New Program Is Preventing Evictions Of Polk County Residents
In its first four weeks of existence, a new eviction prevention program kept 249 Polk County residents—including 131 children—in their homes as the coronavirus continues to spread rapidly in Iowa.
The U.S. Centers for Disease Control have temporarily banned some evictions through December because of the pandemic, but Iowa has seen a spike in evictions since the extra $600 unemployment payments expired, according to Iowa Legal Aid. In Iowa, the extra payments were replaced with a short-term $300 weekly benefit, but that funding has also run out.
Since early September, Iowa Legal Aid staff and Polk County Housing Trust Fund officials have been stationed at the Polk County Courthouse to help renters who show up for eviction hearings.
“Tenants can come to us, and we’ll analyze their case,” said Nick Smithberg, executive director of Iowa Legal Aid. “And critically, we can help connect them with resources to help them pay the rent. Because right now there’s a CDC moratorium in effect, but it does not relieve tenants of the obligation to pay rent.”
The eviction diversion program started Sept. 2, as housing advocates were seeing what Smithberg called a “deepening crisis” of eviction numbers.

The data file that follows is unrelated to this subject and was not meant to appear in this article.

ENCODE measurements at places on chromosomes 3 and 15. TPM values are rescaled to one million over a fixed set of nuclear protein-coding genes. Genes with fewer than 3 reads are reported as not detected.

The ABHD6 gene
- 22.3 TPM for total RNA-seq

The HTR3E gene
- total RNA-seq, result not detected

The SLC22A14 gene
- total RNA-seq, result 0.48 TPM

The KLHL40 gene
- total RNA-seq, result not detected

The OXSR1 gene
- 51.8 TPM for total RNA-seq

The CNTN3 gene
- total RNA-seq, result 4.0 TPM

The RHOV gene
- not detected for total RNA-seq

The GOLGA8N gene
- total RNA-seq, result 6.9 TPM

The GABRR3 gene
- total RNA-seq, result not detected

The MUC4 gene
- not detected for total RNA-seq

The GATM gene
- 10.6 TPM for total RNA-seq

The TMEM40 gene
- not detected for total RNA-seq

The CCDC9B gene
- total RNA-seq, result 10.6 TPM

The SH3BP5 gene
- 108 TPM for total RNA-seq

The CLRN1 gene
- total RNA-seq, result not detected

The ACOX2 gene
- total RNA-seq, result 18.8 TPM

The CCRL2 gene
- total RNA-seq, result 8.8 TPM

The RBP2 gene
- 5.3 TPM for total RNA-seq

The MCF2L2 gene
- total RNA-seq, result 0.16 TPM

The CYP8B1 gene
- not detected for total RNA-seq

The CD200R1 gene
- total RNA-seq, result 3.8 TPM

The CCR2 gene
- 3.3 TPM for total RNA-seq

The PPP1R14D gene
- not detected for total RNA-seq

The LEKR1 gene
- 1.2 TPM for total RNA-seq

Iowa Legal Aid saw a 35 percent increase in eviction filings statewide between mid-March and mid-September. Polk County had a 61 percent increase in eviction cases.
Smithberg said the new program has been able to prevent the evictions of almost all tenants who showed up for their hearing. But he emphasized tenants must show up for their eviction hearing for this to work.
“It is of vital importance that tenants engage in this process, deliver the CDC [eviction moratorium] notices to their landlords, and show up for their court cases,” Smithberg said. “They will not win if they don’t show up.”
If tenants don’t show up for their hearing, they will be evicted.
Smithberg said that to his knowledge, this is the first program of its kind in Iowa. He hopes to expand it to other counties, and to keep it going after the pandemic ends.
He said the program is a win for all involved.
“The landlords get income that they would have lost and don’t have vacancies, the tenants keep a roof over them, and the public gets the benefit of avoiding the adverse health crisis of having people become homeless during the middle of a pandemic,” Smithberg said.